Sunday 19th August
Today’s lectures show greater promise, though we have stalled at around the 15 page mark of James Norris’s canonical textbook. I think a change of direction may be called for on Monday, just to avoid getting bogged down in the same calculations every time. The main excitement today was the burst water pipe caused by yesterday evening’s extraordinary thunderstorm. Annoyingly, I didn’t realise this until after I had loaded my laundry into one of the alfresco washing machines, so won’t have any usable clothes until tomorrow at the earliest. Still, worse things happen at sea. I was surprised to realise that I have now been in China for over two weeks. My only real hardship at this point is the limited choice of carbohydrates. Ruadhai agrees – this the probably the longest time an Irishman has gone without a potato since the Famine.
Monday 20th August
The water has returned to an extent. The shower provides only hot, and the washing machine only cold, but now both me and my clothes are clean so my happiness knows no bounds. We cover invariant distributions in the fifth lecture. I am confused why the students choose to ask only today what ‘distribution’ means when it has featured several times in every session so far. Nonetheless, by talking about convergence to equilibrium, I am glad we are approaching a natural finishing point for the course, as there’s nothing worse than a story with a weak ending. Over dinner there are toasts of varying degrees of seriousness with the dean as Siu is leaving tomorrow. The beer of choice is unsubtly called ‘WHEAT’. Afterwards, Karolina does an excellent job of teaching some basic Latin dance steps to an unexpectedly large gathering of the Cambridge group and some students. The plan for teacher-student bonding over the cha cha cha is a huge success. My many left feet are in high demand, but not quite as much as Jonas’s – I think tall blond Germans are something of a rarity in these parts.
Tuesday 21st August
I decide against including too many examples in today’s lecture and instead race through some material so that I can finish early and leave my students some time to prepare for the presentations which they will give on Thursday. The teaching component of this trip has been a challenge. My main difficulty was that I found it very hard to gauge whether the students were understanding what I was doing. In other situations, you can sense what any problems might be from the audience’s real-time reaction, but in China it is clearly a show of disrespect to make any such demonstration. On the other hand, some of the questions they finally realised it was acceptable to ask towards the end of the course, for example about the eigendecomposition of stochastic matrices, showed that the enterprise might have had some positive effect. And in my final lecture, I managed to get through two hours without breaking either a stick of chalk or the blackboard pulley mechanism for the first time… To celebrate the end of the courses, the group is heading out to a karoake bar in town, but my voice and my brain are tired, and I’m mindful of needing to be in full tenor in a few days, so I refrain. Well that’s the excuse I give: mainly I just despise karoake.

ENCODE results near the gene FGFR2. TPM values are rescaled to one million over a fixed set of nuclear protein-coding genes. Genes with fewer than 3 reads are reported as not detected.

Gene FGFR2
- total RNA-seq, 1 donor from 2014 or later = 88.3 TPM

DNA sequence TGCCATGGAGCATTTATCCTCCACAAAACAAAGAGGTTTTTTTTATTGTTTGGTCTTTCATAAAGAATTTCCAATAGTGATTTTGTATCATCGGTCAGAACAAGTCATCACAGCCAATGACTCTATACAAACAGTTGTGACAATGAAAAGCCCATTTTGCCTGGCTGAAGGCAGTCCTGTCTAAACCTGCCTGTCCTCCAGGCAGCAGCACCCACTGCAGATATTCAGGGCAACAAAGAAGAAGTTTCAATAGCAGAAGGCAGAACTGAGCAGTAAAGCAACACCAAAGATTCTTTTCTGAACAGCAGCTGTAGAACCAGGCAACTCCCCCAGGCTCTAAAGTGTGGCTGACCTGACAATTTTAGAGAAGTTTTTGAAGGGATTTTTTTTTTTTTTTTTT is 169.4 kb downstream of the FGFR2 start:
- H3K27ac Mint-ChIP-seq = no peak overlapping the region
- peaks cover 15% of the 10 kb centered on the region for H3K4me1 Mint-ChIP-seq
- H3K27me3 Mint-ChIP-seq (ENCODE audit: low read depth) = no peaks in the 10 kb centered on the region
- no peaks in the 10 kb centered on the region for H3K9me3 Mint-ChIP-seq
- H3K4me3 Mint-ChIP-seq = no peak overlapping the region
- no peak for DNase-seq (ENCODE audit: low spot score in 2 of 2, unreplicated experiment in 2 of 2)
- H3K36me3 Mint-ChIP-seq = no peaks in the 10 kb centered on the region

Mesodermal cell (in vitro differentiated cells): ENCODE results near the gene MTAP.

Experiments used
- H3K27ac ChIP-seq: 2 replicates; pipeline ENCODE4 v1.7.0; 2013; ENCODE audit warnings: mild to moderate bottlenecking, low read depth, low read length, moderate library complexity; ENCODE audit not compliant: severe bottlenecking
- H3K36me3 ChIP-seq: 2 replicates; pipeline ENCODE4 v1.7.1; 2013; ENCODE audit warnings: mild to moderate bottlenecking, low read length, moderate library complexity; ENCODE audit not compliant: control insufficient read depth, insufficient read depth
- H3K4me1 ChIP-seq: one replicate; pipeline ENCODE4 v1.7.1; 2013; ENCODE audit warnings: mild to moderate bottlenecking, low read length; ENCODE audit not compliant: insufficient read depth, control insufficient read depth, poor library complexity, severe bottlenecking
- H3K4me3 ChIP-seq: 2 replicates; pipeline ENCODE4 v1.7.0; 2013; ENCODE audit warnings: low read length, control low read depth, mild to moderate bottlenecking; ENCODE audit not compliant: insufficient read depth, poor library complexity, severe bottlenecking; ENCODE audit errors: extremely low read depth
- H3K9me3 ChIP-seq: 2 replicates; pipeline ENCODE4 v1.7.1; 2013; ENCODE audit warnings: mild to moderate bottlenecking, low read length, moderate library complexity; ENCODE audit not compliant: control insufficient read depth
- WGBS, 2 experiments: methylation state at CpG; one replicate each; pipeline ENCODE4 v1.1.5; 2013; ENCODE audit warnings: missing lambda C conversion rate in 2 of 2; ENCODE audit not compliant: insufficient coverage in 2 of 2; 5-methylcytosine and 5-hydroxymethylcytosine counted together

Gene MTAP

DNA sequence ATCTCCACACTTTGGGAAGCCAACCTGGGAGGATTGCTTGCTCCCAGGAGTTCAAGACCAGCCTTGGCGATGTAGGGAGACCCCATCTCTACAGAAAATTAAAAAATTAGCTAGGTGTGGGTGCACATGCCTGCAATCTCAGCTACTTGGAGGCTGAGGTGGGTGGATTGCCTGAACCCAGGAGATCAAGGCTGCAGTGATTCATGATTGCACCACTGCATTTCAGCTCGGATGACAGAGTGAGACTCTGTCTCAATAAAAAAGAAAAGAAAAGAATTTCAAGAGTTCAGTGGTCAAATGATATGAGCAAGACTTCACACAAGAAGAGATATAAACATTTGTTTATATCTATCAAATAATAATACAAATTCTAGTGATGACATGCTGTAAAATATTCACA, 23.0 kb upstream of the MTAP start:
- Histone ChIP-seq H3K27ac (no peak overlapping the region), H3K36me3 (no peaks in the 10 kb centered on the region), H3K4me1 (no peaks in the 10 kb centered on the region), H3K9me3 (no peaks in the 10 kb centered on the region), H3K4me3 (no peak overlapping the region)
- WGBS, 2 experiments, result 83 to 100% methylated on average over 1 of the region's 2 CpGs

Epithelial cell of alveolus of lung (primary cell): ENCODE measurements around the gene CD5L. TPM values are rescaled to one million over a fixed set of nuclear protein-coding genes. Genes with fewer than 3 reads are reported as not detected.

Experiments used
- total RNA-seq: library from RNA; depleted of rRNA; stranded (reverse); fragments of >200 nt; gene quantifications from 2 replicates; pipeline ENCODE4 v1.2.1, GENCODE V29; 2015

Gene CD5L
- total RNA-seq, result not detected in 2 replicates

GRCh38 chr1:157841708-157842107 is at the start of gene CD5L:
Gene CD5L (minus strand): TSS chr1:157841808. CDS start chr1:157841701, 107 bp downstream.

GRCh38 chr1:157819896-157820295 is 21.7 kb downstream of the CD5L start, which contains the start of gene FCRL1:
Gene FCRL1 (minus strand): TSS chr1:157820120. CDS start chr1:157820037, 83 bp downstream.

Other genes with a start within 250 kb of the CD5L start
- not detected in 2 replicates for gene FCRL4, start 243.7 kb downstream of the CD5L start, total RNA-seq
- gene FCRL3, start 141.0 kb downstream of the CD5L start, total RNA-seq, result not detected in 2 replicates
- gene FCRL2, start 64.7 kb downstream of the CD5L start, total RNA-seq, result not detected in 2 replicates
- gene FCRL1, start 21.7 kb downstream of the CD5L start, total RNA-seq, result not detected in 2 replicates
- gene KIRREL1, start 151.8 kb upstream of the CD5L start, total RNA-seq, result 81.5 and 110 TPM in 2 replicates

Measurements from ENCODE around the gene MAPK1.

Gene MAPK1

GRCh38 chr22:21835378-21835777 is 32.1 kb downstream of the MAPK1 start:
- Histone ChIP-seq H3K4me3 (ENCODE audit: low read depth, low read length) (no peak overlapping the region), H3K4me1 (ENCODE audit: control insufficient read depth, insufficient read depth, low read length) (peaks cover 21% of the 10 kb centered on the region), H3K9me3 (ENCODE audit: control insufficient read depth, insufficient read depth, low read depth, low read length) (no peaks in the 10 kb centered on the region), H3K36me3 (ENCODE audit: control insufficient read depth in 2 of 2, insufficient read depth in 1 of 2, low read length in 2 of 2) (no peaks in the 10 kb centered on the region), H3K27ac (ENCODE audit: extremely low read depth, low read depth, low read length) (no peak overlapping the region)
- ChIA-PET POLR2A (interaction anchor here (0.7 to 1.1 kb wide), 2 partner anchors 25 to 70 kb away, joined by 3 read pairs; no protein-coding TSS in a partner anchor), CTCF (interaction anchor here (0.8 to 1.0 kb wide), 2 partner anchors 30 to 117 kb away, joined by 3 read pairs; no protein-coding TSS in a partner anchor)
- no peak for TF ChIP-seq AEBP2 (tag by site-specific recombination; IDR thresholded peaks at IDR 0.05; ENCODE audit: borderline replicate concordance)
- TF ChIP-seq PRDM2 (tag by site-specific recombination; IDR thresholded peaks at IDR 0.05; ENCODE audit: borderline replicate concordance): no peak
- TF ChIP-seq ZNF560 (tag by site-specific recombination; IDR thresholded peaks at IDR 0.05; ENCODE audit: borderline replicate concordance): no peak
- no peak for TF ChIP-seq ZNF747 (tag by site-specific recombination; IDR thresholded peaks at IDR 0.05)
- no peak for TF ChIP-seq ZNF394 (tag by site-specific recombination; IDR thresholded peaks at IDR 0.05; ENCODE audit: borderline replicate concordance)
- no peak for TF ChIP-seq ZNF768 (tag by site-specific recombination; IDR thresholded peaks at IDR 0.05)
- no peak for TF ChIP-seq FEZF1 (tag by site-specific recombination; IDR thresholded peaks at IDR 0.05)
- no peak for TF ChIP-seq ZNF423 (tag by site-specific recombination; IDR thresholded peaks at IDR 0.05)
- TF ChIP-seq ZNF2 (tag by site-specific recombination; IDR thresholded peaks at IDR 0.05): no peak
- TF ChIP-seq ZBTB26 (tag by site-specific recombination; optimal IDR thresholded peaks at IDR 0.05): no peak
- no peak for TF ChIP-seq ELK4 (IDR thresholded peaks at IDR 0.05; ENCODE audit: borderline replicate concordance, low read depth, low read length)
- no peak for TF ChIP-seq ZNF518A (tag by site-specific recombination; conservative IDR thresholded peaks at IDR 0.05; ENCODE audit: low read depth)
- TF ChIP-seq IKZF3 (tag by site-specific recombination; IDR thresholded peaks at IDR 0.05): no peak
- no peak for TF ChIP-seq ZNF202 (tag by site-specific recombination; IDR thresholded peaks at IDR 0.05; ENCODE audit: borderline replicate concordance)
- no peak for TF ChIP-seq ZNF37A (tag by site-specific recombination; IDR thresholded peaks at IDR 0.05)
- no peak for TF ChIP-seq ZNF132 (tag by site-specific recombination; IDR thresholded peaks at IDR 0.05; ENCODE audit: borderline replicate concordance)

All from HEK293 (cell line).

Wednesday 22nd August
Another rest day. For a second time, our planned day trip to the Meng Shan mountain and national park is cancelled because of concerns over the potentially dangerous weather, despite both the forecasts and the actuality showing sun and moderate temperatures all day. I feel rather like the little boy in To the Lighthouse, doomed forever to wonder what might have been. Perhaps reflecting the lack of much to do other than foment, various extravagant conspiracy theories are proposed. Instead we play a great deal more table tennis, and I meet my students briefly to help them prepare their presentations. Disappointingly, it seems several have already gone home, but I am confident those who remain will do a good job tomorrow. After dinner, we find a bar beside the Yi river which seems to be the focal point for the few foreigners who live here. Two Americans, Dwayne and Tom, regale us with stories of a year teaching English privately to the city’s swelling middle class. Most of them seem to revolve around implementations of their patented three-step local seduction technique. Apparently white skin and knowing how to say ‘Hello you sexy bitch’, ‘I have food for two at my apartment’ and ‘I don’t understand’ (in response to any attempt at further conversation) in Mandarin, is enough for a sizeable number of the maidens of Linyi. In case you were wondering, they found their current employment advertised on Craigslist. We also meet a young lady who makes a florid but vaguely plausible claim to be the daughter of a local mafia boss then immediately invites us all to a private room she has booked in a nearby club. Despite extreme attempts at coersion, I feel I have already exceeded my surreality limits for the day.